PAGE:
The Republican Party now controls the legislative branch of the U.S. government, but even before they were sworn in, they had made their priorities for the country clear. They want the Keystone XL Pipeline to become a reality.
Republican Senator John Barrasso of Wyoming appeared on Meet The Press to push the pipeline by quoting misleading and dishonest industry talking points: “[Obama’s] own State Department said it’s 42,000 new jobs…He’s going to have to decide between jobs and the extreme supporters of not having the pipeline.”
Barrasso is playing fast and loose with the facts here. As we pointed out years ago, the job numbers used to sell the pipeline are completely fabricated. For example, his claim that the State Department estimates 42,000 jobs from the pipeline has no basis in reality. The State Department has said that the pipeline will only create about 35 permanent U.S. jobs.
The 42,000 number that Barrasso is throwing around is based on the total number of direct and indirect permanent and temporary jobs that are estimated to be created by the pipeline. Almost all of these jobs would disappear within the span of 2 years.
But even if the 42,000 figure were accurate, it isn’t a substantial gain for the United States. According to The Washington Post, the U.S. economy adds an average of 50,000 new jobs every single week, so an $8 billion pipeline that traverses some of the most delicate environmental areas of the country is hardly worth the economic and environmental costs.
A recent Cornell University study has even more bad news about Keystone XL’s job creation potential:
50% or more of the steel pipe, the main material input used for Keystone XL, will be manufactured outside of the U.S.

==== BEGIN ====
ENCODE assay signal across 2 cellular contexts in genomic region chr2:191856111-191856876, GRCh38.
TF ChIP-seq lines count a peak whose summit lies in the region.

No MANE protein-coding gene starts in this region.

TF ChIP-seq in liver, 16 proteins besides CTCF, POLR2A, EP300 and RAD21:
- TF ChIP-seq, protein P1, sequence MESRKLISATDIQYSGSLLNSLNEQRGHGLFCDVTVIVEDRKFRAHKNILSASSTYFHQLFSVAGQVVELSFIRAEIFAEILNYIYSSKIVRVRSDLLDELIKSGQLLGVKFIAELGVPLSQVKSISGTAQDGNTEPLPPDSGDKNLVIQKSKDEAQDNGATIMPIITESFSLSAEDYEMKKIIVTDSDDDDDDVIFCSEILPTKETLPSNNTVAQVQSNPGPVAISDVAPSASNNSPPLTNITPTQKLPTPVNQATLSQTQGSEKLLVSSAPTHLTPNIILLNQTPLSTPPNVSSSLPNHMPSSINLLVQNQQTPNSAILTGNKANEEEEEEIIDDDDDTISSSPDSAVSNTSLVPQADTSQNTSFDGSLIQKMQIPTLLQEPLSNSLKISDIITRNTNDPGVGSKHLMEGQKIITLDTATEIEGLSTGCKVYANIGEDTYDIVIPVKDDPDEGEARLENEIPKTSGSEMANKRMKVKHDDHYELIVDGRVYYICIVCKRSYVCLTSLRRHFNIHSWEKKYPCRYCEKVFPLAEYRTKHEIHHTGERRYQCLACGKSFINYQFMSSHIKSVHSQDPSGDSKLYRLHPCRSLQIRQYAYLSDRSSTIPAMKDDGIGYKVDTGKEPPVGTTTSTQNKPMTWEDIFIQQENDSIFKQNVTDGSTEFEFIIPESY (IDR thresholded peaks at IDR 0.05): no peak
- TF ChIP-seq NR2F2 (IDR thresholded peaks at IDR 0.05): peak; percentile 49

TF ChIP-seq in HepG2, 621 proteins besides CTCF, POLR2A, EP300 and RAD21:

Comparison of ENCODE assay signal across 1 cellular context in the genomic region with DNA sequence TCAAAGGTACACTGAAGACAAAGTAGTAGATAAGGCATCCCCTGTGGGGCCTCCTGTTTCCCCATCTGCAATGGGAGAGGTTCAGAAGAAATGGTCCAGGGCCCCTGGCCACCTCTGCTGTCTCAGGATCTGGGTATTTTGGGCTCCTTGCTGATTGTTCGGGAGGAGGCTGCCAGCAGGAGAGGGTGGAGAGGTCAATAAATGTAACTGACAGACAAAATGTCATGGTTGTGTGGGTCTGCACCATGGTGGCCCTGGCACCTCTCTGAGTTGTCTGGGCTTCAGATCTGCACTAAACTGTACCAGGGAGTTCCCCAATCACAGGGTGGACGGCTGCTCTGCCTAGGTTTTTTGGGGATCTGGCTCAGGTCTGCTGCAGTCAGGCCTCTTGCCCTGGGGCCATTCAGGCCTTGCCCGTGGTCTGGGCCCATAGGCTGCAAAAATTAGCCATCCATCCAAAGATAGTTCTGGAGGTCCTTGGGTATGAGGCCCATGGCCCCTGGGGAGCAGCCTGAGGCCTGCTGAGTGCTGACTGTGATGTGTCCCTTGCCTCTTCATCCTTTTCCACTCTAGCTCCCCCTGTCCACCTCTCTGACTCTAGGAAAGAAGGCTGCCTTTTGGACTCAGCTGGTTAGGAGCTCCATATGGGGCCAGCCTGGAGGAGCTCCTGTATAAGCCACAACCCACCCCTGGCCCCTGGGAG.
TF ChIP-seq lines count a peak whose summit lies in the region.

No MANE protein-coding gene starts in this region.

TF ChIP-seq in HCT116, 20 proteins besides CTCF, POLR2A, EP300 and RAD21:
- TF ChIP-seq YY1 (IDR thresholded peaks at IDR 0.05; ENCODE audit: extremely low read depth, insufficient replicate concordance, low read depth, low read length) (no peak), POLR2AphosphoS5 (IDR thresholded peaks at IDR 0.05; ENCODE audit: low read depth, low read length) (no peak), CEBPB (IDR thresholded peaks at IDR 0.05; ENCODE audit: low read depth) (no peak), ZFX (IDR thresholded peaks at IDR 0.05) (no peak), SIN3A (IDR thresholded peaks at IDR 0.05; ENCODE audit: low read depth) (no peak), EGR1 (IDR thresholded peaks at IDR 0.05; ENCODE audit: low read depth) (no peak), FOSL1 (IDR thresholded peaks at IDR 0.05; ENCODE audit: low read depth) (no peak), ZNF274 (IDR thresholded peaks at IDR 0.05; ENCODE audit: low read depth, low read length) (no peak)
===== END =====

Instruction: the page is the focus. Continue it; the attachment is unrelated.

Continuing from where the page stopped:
Jobs will be temporary and between 85-90% of the people hired to do the work will be non-local or from out of state.
Job losses would be caused by additional fuel costs in the Midwest, pipeline spills, pollution and the rising costs of climate change. Even one year of fuel price increases as a result of Keystone XL could cancel out some or all of the jobs created by the project.
This is a point that most of the media has missed: Even those temporary jobs won’t necessarily be American laborers, as construction can be done at a far cheaper price overseas with overseas materials.
But Barrasso isn’t alone in his efforts to force the Keystone XL pipeline on the American public. Senate Majority Leader Mitch McConnell has said that he hopes to have a Keystone bill to the floor of the Senate by the end of the first week of this new session.
Shortly after the midterm elections, Republicans in the then-Democratic controlled Senate brought a Keystone approval bill to a full vote where it failed.
With a filibuster-proof majority in favor of the project, it would appear that facts and reality and dangers aren’t enough to stop the industry-controlled House and Senate from trying to ram through the Canadian tar sands export pipeline.
However, the fevered push for Keystone XL does not necessarily guarantee that it will become a reality. Shortly after the announcement of the Senate’s plans, President Barack Obama made it clear that he would issue a veto of the bill if it arrives at the White House. This is a huge victory for the United States, and it marks the first time that the President has taken a firm stance on either side of the pipeline project.
DeSmog will keep a close eye on this as the Congress continues its efforts to ram through Keystone XL next week with the Senate vote.